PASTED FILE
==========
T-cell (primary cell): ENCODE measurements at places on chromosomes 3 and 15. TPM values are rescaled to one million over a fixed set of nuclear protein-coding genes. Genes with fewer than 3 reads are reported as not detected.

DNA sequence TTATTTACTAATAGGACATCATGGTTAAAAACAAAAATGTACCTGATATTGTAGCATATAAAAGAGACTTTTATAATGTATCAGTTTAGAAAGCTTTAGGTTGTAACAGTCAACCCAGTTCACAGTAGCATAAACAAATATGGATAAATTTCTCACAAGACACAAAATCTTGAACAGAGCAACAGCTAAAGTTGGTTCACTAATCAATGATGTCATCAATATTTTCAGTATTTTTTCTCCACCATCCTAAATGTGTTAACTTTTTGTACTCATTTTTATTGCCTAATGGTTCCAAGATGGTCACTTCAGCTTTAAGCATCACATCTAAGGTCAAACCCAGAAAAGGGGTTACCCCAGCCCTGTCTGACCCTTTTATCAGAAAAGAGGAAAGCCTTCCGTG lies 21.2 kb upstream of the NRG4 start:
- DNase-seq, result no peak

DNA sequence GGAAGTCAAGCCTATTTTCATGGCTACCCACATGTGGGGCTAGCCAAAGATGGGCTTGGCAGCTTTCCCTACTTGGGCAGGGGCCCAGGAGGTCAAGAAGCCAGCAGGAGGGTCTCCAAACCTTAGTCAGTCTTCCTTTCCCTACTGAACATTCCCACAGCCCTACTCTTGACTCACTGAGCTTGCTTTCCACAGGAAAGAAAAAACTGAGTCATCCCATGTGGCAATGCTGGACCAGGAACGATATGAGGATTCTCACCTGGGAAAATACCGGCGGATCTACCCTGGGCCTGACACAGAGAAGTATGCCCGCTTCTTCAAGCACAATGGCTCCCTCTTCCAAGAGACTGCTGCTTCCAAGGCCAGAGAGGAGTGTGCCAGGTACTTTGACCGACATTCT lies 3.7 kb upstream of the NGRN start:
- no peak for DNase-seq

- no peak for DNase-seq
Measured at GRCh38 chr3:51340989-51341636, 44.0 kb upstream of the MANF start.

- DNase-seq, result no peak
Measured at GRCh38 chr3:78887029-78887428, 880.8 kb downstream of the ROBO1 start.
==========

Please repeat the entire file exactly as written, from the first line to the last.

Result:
T-cell (primary cell): ENCODE measurements at places on chromosomes 3 and 15. TPM values are rescaled to one million over a fixed set of nuclear protein-coding genes. Genes with fewer than 3 reads are reported as not detected.

DNA sequence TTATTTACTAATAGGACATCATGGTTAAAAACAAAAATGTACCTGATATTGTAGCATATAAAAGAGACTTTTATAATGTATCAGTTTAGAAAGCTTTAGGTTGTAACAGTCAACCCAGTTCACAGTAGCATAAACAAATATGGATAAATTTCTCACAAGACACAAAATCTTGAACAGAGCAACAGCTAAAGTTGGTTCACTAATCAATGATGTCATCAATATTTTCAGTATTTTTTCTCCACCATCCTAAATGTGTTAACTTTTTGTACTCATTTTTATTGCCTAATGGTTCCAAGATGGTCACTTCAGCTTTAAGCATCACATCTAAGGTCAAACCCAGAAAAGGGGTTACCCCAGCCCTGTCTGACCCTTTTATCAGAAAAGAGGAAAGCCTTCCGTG lies 21.2 kb upstream of the NRG4 start:
- DNase-seq, result no peak

DNA sequence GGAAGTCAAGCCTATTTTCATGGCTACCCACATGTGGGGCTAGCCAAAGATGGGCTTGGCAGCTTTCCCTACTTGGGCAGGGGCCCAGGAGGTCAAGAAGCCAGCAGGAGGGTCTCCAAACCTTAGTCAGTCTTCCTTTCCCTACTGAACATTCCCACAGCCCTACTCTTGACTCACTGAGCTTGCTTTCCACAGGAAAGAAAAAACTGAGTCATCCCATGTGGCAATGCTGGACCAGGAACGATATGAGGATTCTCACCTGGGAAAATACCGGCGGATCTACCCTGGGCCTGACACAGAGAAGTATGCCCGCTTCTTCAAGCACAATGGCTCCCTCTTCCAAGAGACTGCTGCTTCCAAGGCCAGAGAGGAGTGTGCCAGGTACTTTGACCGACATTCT lies 3.7 kb upstream of the NGRN start:
- no peak for DNase-seq

- no peak for DNase-seq
Measured at GRCh38 chr3:51340989-51341636, 44.0 kb upstream of the MANF start.

- DNase-seq, result no peak
Measured at GRCh38 chr3:78887029-78887428, 880.8 kb downstream of the ROBO1 start.